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But, I tried to just jump into my real work anyway. I mean, I had 12 whole minutes until my zoom. Surely I could knock something off of my to-do list.

Before the headphones, one of my kids was super curious about what I was doing when he heard me playing a zoom recording someone had sent me

“Are you in a meeting?” he said, peeking over my shoulder. 

“No,” I said quickly, trying to ignore my child. There. I’ve said it. This morning began with me trying to ignore my kids, and that is how the day has ended too. 

“Play it again!” he said, “I thought someone said, Ona Feinberg!” 

So,  I finally showed him again and convinced him that it was not what he thought.

Alone, I took a deep breath and started working again, half-listening to the boys talking in the kitchen. This might have been when I realized that it really is hard for me to concentrate when people are making noise around me.  So, I put my headphones on, and the “Totally Stress Free” station on Spotify. 

Seconds later, he was back. 

“Can we make pumpkin muffins?” 

Oh. This one was easy. We don’t have any flour. So I said, “We don’t have the ingredients.”

“I’ll check” was the answer as he went to check, and popped back in a minute later.

“No, we don’t have flour,” he said. “So I’ll make pumpkin pie.” 

O.M.G. Deep breaths. 

Aha! I figured it out. This will stop the baking extravaganza in my freshly cleaned up kitchen! “How will you make the crust?” I challenged. “We don’t have flour or graham crackers or anything like that.” 

“Oh, there are ways,” he said like he was in a dramatic movie. Or maybe a soap opera. And he disappeared back into the kitchen.”

“You have my permission to google how you might make the crust, you can’t make anything until you run it by me and right now I have to work,” I yelled after him, and turned my attention back to my computer.

“Okay. So I’ll look it up.”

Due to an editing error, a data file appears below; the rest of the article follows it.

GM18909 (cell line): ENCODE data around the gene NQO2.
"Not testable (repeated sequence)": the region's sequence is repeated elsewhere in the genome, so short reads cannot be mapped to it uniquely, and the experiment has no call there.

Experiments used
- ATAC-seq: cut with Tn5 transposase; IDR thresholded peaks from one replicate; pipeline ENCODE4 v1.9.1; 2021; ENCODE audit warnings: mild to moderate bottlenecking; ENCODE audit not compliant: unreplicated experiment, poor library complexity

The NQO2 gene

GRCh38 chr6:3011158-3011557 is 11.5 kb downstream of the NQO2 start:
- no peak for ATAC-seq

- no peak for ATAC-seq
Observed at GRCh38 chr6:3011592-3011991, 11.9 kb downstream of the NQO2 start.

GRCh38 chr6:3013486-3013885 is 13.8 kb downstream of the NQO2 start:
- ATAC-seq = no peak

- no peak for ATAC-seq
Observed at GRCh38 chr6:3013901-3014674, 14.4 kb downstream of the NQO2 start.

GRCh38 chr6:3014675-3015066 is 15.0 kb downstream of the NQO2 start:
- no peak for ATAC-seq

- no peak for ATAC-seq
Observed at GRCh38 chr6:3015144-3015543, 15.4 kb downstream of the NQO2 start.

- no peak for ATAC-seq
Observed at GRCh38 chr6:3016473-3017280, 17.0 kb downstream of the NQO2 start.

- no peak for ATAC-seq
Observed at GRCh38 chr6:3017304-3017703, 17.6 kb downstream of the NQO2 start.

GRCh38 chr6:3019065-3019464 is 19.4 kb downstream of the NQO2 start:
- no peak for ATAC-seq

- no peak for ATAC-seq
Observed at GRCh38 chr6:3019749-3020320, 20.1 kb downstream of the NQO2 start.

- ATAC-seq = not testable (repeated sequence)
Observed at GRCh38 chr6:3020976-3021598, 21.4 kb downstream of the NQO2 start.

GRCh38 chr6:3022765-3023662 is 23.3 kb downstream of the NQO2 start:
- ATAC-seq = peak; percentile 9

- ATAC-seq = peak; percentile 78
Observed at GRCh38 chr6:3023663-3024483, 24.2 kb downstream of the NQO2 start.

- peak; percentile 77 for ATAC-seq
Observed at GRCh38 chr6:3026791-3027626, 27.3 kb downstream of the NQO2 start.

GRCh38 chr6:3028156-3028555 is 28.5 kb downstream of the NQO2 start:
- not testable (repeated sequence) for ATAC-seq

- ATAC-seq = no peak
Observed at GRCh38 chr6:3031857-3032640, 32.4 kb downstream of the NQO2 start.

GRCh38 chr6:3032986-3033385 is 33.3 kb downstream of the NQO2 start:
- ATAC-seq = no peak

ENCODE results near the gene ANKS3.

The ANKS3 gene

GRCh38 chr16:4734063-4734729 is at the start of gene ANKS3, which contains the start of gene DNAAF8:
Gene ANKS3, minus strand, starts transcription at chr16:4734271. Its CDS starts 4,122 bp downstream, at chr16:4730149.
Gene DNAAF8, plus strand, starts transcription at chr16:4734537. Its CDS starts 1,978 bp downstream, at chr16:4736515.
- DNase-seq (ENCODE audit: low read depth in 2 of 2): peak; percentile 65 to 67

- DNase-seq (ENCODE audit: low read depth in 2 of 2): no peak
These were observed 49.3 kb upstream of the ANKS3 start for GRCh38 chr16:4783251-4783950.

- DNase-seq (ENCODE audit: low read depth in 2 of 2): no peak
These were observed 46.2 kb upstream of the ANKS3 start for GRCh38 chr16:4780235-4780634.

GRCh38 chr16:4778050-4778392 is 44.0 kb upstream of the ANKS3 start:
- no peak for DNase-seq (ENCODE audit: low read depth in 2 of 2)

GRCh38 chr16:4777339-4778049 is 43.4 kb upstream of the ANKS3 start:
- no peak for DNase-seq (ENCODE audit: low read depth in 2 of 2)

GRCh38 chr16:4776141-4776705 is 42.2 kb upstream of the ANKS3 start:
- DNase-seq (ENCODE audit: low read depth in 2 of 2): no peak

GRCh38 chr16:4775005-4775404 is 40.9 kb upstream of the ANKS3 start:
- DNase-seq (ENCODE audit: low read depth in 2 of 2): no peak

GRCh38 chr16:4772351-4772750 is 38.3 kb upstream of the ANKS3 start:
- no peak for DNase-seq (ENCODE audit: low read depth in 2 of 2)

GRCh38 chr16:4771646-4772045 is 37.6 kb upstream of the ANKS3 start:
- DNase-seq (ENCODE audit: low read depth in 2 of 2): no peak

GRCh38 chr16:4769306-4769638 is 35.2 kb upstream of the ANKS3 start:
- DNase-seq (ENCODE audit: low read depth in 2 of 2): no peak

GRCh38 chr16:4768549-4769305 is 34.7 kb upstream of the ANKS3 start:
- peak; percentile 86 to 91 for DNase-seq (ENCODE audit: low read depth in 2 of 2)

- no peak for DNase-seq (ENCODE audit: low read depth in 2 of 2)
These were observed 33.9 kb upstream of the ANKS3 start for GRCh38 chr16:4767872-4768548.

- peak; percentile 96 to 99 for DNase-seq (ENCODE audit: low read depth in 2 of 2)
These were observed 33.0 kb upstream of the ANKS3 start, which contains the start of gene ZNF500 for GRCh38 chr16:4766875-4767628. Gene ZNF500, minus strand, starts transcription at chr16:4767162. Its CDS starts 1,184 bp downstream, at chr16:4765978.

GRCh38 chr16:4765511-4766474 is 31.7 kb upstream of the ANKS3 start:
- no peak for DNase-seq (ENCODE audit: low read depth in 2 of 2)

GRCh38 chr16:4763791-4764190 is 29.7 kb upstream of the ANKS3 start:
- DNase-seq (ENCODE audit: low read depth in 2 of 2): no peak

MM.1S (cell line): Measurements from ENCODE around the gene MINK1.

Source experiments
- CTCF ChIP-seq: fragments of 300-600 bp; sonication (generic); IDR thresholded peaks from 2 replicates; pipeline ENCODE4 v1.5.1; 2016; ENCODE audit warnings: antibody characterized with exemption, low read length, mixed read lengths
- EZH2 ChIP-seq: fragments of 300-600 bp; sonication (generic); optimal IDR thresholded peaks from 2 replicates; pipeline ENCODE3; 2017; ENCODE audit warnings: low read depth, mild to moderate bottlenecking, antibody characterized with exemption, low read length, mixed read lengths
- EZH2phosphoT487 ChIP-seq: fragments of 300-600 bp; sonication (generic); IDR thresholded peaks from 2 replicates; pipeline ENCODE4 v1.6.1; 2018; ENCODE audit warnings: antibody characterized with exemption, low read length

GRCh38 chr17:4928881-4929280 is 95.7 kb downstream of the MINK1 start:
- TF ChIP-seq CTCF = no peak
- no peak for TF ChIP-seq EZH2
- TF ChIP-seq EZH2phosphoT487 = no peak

A minute later, “Okay, I got it. I can start making it now.”

“No! Not yet. Hold on!”

In came the next kid. 

“Mama. I want to start a business.” She flopped down into a chair in front of my desk.

I had to laugh. It just came out. Pumpkin pies and businesses. Forget the struggle of working full time and running a home school, I suddenly felt like I was also running a bakery and a business school.

“I mean after the coronavirus is over,” she said. 

Deep breaths in, Ona. Deep breaths out.

“Okay, that’s awesome honey. I have a zoom-in like 10 minutes. And work to do before that. Can we maybe talk about your business idea in a little bit? Maybe later today?” 

With just a slight pout she started to read instead. So, I went back to work.

But then Mr. Pumpkin Pie chef comes back.

“I’ve figured it out. I can make the crust with crushed ice cream cones and cinnamon Chex.”

“Okay,” I say. And then, because it’s still early, but I already feel like I’ve worked a whole day, I say, “But if there is one speck of mess in the kitchen; if there is one speck of conflict while baking; if the kitchen isn’t cleaner than when you started, you won’t be doing any more baking for the whole pandemic.”

That seemed to go over well, so I turn back to my computer.

But then another kid walked in. (Don’t worry. I only have 3, so my morning slice is almost over.)

“Can you read this from my teacher with me?” he asked. “Can you help me?”

My chef says something from the kitchen that I don’t understand and my daughter says, “He says he’s going to use the food processor to make the crust.”

“You can’t use the food processor while I’m zooming!” I yell. “And my zoom starts in less than 10 minutes!

“Oh,” he says calmly. “I’ll just do it really quickly right now.”

And he does.